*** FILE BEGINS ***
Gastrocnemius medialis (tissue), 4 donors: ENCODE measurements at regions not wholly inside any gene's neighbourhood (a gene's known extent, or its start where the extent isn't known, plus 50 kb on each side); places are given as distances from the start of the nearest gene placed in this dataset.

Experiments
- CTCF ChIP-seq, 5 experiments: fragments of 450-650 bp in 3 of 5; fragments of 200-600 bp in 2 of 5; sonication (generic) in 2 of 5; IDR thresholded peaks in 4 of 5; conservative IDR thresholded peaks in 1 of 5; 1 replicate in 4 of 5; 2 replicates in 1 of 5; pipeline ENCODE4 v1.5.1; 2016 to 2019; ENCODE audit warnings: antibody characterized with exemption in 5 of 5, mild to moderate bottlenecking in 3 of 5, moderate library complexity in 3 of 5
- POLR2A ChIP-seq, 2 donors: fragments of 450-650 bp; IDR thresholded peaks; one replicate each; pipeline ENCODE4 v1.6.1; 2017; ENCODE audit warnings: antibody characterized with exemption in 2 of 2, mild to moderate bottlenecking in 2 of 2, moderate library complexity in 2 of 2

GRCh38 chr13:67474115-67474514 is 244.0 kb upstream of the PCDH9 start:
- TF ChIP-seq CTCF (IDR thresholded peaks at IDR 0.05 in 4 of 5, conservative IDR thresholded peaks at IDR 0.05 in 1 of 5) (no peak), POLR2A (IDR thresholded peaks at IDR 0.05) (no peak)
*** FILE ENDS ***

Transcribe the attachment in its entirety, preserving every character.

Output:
Gastrocnemius medialis (tissue), 4 donors: ENCODE measurements at regions not wholly inside any gene's neighbourhood (a gene's known extent, or its start where the extent isn't known, plus 50 kb on each side); places are given as distances from the start of the nearest gene placed in this dataset.

Experiments
- CTCF ChIP-seq, 5 experiments: fragments of 450-650 bp in 3 of 5; fragments of 200-600 bp in 2 of 5; sonication (generic) in 2 of 5; IDR thresholded peaks in 4 of 5; conservative IDR thresholded peaks in 1 of 5; 1 replicate in 4 of 5; 2 replicates in 1 of 5; pipeline ENCODE4 v1.5.1; 2016 to 2019; ENCODE audit warnings: antibody characterized with exemption in 5 of 5, mild to moderate bottlenecking in 3 of 5, moderate library complexity in 3 of 5
- POLR2A ChIP-seq, 2 donors: fragments of 450-650 bp; IDR thresholded peaks; one replicate each; pipeline ENCODE4 v1.6.1; 2017; ENCODE audit warnings: antibody characterized with exemption in 2 of 2, mild to moderate bottlenecking in 2 of 2, moderate library complexity in 2 of 2

GRCh38 chr13:67474115-67474514 is 244.0 kb upstream of the PCDH9 start:
- TF ChIP-seq CTCF (IDR thresholded peaks at IDR 0.05 in 4 of 5, conservative IDR thresholded peaks at IDR 0.05 in 1 of 5) (no peak), POLR2A (IDR thresholded peaks at IDR 0.05) (no peak)